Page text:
A colleague practically grabbed me by the collar one day and told me to get a grip, that at 40 my fertility had “fallen off the cliff.” Her exact words. As luck would have it, we were practically next door to one of the world’s leading fertility clinics at Stanford University. She rattled me enough that Michael and I met the doctor who helped her. We went the full IVF route, but doubts were high. Conception is a miracle on a good day. We knew that science could put a sperm and an egg together. Only God can give the life.
The day arrived for our first-round test result. The nurse called and told me the test was positive. I shouted, “WHAT?” like something had gone terribly wrong. She said, “That’s what you wanted isn’t it?” I still laugh about that. So few get pregnant on the first IVF round. God was right. I really did have no idea.
That consuming new role astonished me, and still does. Like the swift removal of a surgical bandage, nothing prepared me for the painful ripping away from self. New motherhood legends about no time to bathe or brush teeth were true! I felt more helpless and less equipped than I had in a long time. I had to buckle up and remind myself, “Anna gets to be the baby.”
Everything was new. Our first visit with Dr. Greene just days after coming into the world. Her first visit to the ocean. Our goofy games. I relished seeing everyday miracles through my daughter’s beautiful eyes. Nothing prepared me for such profound wonder. I experienced a kind of love I had never known.
Ideas to nurture spiritual literacy in the underserved 0-7 age group began taking shape. The science was settled that reading to a child from birth manifested a multitude of cascading cognitive and developmental benefits. Why not spiritual benefits, too? I hand made the first book with Jesus’s words that every child and exhausted parent need to hear: “Come to me, all you who are weary and burdened, and I will give you rest.” I’m no crafts person, but I had no other choice. At the time Anna was born, Christian publishers had long abandoned the board book niche, the most durable format for infants and toddlers. Board books are the most complicated and expensive to make. They also have a set ceiling price the market will bear, which ensures first runs of titles will be money-losers.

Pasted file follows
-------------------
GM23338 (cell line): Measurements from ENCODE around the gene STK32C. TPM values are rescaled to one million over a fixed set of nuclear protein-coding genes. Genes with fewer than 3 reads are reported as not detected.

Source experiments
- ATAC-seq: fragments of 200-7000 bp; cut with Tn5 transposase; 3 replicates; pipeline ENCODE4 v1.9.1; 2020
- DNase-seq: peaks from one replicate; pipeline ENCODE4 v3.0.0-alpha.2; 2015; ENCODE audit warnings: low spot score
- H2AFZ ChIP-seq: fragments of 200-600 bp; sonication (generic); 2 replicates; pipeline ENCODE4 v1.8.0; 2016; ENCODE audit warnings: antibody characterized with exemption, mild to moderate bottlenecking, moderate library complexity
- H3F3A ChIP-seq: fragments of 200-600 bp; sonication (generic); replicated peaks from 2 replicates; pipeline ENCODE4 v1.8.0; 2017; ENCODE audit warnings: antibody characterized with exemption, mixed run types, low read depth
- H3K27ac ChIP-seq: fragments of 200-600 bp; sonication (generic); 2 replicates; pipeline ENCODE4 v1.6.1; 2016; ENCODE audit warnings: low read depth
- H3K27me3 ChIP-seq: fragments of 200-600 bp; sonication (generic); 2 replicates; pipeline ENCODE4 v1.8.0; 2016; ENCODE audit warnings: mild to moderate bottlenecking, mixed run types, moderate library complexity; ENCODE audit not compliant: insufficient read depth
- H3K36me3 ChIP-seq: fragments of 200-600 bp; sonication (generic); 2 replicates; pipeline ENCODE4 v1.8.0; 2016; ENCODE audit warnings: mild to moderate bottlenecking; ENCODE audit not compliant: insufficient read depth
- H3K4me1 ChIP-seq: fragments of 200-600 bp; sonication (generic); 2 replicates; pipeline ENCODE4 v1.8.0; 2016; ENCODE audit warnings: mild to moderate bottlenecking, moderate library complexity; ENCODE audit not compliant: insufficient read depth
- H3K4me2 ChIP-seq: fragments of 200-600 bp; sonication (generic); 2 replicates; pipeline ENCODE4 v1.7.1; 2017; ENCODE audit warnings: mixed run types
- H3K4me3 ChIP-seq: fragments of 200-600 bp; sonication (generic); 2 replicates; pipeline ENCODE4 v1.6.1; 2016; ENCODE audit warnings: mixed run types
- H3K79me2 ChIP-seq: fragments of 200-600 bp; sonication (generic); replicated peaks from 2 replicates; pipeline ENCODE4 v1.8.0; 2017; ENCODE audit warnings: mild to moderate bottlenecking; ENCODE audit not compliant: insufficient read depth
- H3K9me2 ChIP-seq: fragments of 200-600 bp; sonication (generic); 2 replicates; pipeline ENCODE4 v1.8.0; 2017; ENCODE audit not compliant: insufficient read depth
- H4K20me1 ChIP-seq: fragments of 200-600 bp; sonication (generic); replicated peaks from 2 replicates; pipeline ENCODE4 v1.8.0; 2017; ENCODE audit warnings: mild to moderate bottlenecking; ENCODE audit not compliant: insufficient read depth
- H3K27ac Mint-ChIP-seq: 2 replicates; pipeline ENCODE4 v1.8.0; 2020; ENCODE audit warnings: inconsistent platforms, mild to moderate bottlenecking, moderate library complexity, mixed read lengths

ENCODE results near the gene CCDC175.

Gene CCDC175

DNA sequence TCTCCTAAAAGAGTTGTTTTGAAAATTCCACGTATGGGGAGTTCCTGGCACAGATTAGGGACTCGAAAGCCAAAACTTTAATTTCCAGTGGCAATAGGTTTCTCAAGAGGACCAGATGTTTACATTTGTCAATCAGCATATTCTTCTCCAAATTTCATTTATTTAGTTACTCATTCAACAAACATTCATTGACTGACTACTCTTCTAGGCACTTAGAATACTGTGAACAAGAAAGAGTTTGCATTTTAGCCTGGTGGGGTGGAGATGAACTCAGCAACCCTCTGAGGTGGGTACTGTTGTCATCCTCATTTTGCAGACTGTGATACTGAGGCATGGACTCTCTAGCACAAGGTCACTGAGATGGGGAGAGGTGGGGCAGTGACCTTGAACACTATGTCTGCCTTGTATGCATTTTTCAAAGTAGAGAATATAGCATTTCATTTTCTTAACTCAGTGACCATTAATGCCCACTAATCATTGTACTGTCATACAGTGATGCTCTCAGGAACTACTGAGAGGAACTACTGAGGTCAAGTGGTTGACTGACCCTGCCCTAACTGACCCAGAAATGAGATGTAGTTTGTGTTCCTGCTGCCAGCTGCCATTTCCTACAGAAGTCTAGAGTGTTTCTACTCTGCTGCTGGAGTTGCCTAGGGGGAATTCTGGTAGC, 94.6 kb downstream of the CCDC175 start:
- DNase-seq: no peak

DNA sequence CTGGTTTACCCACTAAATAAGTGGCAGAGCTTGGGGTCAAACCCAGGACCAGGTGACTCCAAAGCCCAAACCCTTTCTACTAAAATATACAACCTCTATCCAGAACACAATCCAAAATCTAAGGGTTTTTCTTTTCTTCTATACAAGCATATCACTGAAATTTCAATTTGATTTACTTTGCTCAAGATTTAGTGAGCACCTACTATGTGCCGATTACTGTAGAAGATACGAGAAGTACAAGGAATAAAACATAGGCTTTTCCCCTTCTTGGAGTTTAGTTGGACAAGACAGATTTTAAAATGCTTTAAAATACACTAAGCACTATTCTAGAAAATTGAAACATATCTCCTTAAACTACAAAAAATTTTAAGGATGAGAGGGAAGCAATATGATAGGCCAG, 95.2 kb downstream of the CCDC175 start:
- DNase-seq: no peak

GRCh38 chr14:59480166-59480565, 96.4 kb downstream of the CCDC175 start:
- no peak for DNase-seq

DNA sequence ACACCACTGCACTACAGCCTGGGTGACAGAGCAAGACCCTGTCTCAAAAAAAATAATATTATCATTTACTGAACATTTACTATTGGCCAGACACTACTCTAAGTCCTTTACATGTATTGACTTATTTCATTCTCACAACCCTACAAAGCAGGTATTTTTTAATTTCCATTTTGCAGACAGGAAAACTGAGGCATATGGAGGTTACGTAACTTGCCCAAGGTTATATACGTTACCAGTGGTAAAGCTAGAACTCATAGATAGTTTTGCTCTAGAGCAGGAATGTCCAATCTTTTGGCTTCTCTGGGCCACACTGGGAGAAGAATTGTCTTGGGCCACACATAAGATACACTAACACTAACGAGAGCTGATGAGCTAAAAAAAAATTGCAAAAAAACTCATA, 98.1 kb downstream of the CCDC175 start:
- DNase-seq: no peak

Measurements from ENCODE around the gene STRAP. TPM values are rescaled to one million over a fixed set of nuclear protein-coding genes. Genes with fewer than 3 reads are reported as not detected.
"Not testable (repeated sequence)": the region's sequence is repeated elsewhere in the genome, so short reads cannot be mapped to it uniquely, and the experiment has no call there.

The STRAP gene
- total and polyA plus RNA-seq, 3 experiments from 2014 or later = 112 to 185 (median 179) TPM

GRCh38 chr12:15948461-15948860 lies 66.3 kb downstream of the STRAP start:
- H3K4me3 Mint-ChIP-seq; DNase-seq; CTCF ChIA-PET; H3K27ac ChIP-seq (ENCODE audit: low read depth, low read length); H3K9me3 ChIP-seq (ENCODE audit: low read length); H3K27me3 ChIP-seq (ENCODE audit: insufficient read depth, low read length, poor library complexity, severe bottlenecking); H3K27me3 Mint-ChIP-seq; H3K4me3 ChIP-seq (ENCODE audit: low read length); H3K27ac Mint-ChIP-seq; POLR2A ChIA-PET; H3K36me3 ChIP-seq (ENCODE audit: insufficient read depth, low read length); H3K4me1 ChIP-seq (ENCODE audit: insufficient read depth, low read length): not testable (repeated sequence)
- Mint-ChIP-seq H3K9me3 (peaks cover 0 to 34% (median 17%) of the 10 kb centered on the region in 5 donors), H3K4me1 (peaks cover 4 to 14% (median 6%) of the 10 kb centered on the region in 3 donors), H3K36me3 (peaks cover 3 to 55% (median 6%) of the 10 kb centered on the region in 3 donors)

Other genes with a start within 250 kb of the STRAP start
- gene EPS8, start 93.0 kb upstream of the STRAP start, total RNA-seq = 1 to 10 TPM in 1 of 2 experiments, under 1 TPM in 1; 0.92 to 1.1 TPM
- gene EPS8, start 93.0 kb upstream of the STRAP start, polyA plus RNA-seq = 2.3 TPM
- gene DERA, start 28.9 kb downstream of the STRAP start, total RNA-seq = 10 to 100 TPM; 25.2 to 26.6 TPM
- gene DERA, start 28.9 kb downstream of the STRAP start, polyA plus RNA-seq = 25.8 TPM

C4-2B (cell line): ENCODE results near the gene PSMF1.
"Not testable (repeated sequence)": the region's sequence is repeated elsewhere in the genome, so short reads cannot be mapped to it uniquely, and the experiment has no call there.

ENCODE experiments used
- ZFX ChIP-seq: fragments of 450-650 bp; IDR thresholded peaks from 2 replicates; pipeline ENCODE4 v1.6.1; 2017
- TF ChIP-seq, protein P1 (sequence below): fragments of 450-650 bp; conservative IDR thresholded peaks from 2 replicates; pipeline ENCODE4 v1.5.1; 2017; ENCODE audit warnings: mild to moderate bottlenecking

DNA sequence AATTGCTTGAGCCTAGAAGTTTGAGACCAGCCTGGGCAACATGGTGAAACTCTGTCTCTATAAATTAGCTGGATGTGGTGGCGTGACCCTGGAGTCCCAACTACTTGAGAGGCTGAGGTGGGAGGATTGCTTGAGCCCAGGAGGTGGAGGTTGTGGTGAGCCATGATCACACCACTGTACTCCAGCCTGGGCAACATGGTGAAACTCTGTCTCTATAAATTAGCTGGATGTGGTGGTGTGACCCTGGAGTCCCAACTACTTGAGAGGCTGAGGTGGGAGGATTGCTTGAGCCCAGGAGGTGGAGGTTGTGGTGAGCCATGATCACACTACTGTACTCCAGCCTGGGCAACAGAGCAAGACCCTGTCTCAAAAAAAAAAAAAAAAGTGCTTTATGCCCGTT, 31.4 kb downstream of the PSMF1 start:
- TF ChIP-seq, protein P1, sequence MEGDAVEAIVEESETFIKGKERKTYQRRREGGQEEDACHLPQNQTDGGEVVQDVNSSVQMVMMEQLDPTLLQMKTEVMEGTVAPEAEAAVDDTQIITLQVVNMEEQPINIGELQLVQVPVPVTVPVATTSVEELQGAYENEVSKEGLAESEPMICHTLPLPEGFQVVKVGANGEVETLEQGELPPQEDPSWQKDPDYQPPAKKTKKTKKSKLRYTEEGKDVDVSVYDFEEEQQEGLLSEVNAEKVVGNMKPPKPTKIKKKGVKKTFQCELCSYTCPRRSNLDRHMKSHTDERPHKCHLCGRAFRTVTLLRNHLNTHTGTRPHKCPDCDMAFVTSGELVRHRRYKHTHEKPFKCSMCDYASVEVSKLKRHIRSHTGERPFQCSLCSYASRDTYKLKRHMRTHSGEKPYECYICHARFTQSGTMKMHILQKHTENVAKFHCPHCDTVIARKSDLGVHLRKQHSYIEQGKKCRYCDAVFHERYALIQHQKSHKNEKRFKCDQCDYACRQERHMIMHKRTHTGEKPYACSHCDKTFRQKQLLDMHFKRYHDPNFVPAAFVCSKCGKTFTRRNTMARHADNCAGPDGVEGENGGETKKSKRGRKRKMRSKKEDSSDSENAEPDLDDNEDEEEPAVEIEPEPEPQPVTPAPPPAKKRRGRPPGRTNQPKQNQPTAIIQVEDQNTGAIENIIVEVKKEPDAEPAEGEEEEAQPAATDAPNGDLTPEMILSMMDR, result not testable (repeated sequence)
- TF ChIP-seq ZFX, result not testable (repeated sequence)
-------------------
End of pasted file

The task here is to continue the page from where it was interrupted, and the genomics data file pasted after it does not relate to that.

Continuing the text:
You might think, “What difference does it make to have Christian board books? Children that young don’t know what you’re reading anyway.” But I know. Parents know. We grow along with our children when reading together. Learning about how we are made to be in a relationship with God shapes how we will parent. Do you view your child as a primarily physical or spiritual being? That’s a question for every parent.
Michael and I felt pressed to fill the gap. The company name, Graham Blanchard, honors our paternal grandmothers. Etta Theresa Graham, my dad’s mom, and Lessie Blanchard, Michael’s dad’s mom, both died when our dads were under three. It’s every new mom’s biggest fear, right? That she won’t be alive to care for her child. The name still serves as a daily reminder that we can trust God to take care of his lambs.
Our development team had outstanding credentials. If anyone could make a new idea happen, they could. We took the uncommon path of offering stand-alone trade books that also worked together as a Bible study or curriculum. Each title fits a category that has cohesion with all the others as an evergreen starter set. The team insisted I have author credit, but the results are the work of the team, which makes everything better, a lesson I learned well at Scholastic.
These books were the toughest ever to create. With concise economy, every word and illustration had to do something. Furthermore, in conveying spiritual concepts, you can’t leave room for mistaken impressions that can wind up being ideas hard to unlearn well into adulthood. Children can handle symbolism and abstract truth. They do it all the time. But children are also exacting realists. When Anna was barely three, we went to a Stanford University museum. I instructed her: “Here, you just use your eyes, not your hands.” At the first stop, she stretch her eye out to touch a mummy tomb. She was so adorable following instructions! I died right there. It was an important lesson for me.
With 10 board books, two activity books, and a parent’s and teacher’s guide, the Learn, Absorb & Praise™ Board Book Collection was complete. We supplemented it with a ton of free content on our website and in social media to spring off the books into what everyday life with God could be like.
Along the way, we discovered that expecting and new parents needed support, too. They do plenty to prepare for a newborn’s physical life, but what about the spiritual life? It’s not on the list. Thus, we launched the Newborn Promise Project with a book, group study, supporting videos, podcast and app to support them.
We didn’t expect a profit, but we hoped to gain adoption by parents, churches, and organizations over time to achieve momentum and meet a need. That didn’t happen. Strong endorsements, great reviews, and a national marketing and distribution plan didn’t translate into sustaining sales. Pouring money into the venture was no longer tenable.
God was in the work, or it wouldn’t have gone as far as it did in such a tumultuous industry. All along the way, Michael and I trusted God’s purpose no matter what the outcome. We have to believe God achieved it. Today, I oversee the relationship with our loyal distributor who keeps the books on the market. I donate to anyone who wants them. My plan was to produce new content and advocate for childhood spiritual literacy for the rest of my life. But you know what? God had something entirely new in store. And if the Graham Blanchard work had continued apace, I would not have been available for it.